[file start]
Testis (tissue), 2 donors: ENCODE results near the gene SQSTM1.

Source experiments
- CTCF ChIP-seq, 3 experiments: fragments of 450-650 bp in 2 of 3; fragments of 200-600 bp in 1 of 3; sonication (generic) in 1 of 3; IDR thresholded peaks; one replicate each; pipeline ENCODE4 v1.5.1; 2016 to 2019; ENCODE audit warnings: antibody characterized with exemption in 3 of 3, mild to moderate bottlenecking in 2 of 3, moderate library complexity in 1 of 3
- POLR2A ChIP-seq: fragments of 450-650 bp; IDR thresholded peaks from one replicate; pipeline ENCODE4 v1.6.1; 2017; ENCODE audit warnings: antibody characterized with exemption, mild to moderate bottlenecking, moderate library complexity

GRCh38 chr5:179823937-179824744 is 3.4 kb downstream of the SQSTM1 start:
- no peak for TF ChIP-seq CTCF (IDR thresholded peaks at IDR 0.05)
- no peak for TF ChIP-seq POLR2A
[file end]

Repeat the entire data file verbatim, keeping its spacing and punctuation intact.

Testis (tissue), 2 donors: ENCODE results near the gene SQSTM1.

Source experiments
- CTCF ChIP-seq, 3 experiments: fragments of 450-650 bp in 2 of 3; fragments of 200-600 bp in 1 of 3; sonication (generic) in 1 of 3; IDR thresholded peaks; one replicate each; pipeline ENCODE4 v1.5.1; 2016 to 2019; ENCODE audit warnings: antibody characterized with exemption in 3 of 3, mild to moderate bottlenecking in 2 of 3, moderate library complexity in 1 of 3
- POLR2A ChIP-seq: fragments of 450-650 bp; IDR thresholded peaks from one replicate; pipeline ENCODE4 v1.6.1; 2017; ENCODE audit warnings: antibody characterized with exemption, mild to moderate bottlenecking, moderate library complexity

GRCh38 chr5:179823937-179824744 is 3.4 kb downstream of the SQSTM1 start:
- no peak for TF ChIP-seq CTCF (IDR thresholded peaks at IDR 0.05)
- no peak for TF ChIP-seq POLR2A